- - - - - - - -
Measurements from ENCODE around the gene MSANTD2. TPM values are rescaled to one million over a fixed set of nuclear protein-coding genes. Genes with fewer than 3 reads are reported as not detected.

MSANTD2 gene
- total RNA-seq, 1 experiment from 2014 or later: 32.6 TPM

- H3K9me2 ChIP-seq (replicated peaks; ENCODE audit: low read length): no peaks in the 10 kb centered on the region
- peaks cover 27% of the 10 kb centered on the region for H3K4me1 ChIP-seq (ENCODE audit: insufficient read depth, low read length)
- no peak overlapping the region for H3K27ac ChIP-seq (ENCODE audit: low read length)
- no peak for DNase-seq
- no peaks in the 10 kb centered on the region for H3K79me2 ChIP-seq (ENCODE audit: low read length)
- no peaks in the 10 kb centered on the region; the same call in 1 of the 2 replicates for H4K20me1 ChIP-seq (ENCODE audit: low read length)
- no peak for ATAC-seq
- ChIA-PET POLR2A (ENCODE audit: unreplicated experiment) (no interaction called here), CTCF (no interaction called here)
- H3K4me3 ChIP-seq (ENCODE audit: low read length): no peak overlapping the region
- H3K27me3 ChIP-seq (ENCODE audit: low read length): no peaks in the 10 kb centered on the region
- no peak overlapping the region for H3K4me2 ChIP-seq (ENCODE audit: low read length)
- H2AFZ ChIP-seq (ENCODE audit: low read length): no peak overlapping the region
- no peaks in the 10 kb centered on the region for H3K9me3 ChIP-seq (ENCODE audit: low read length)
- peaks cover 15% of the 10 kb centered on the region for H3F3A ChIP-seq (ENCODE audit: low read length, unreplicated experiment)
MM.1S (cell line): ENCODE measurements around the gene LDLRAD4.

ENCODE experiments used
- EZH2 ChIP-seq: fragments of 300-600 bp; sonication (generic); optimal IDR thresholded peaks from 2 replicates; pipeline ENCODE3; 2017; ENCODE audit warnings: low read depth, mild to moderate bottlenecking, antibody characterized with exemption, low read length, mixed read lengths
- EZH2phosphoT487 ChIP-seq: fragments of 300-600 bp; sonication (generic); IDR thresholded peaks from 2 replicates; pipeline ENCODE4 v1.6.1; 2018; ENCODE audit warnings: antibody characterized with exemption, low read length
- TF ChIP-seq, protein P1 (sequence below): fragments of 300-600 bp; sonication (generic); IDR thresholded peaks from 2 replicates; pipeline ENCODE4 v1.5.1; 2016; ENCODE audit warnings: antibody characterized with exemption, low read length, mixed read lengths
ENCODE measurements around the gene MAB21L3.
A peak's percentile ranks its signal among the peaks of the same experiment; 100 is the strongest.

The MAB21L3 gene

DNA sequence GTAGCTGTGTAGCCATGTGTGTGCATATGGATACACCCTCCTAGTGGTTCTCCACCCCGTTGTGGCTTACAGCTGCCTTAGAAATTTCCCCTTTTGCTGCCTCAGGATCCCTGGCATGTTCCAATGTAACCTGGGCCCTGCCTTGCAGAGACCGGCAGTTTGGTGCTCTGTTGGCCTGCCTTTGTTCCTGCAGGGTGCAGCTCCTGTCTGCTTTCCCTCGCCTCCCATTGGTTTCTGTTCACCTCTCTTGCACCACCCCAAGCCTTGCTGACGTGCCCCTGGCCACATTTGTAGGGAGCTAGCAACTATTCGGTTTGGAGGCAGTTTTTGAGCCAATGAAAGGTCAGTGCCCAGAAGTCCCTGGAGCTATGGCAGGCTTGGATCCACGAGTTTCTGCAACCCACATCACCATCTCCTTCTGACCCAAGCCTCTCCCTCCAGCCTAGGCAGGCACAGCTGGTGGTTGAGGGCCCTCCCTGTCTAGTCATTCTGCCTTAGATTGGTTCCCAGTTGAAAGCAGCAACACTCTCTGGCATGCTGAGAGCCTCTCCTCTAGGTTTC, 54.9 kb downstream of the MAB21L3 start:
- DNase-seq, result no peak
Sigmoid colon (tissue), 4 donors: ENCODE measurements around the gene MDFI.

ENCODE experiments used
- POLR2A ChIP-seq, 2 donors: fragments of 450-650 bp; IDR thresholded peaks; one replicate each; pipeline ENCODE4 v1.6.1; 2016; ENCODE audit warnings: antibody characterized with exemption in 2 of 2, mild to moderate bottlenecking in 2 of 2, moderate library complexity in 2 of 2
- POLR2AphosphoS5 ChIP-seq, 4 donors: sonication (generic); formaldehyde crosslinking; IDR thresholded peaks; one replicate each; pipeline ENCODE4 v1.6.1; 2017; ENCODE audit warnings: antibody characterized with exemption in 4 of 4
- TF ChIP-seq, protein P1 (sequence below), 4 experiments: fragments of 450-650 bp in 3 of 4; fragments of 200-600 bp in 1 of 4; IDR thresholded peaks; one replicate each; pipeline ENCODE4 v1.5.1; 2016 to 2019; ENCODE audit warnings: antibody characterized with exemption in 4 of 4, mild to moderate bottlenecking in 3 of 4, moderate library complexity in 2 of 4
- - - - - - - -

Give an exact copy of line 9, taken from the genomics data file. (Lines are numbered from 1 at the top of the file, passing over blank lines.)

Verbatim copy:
- no peaks in the 10 kb centered on the region; the same call in 1 of the 2 replicates for H4K20me1 ChIP-seq (ENCODE audit: low read length)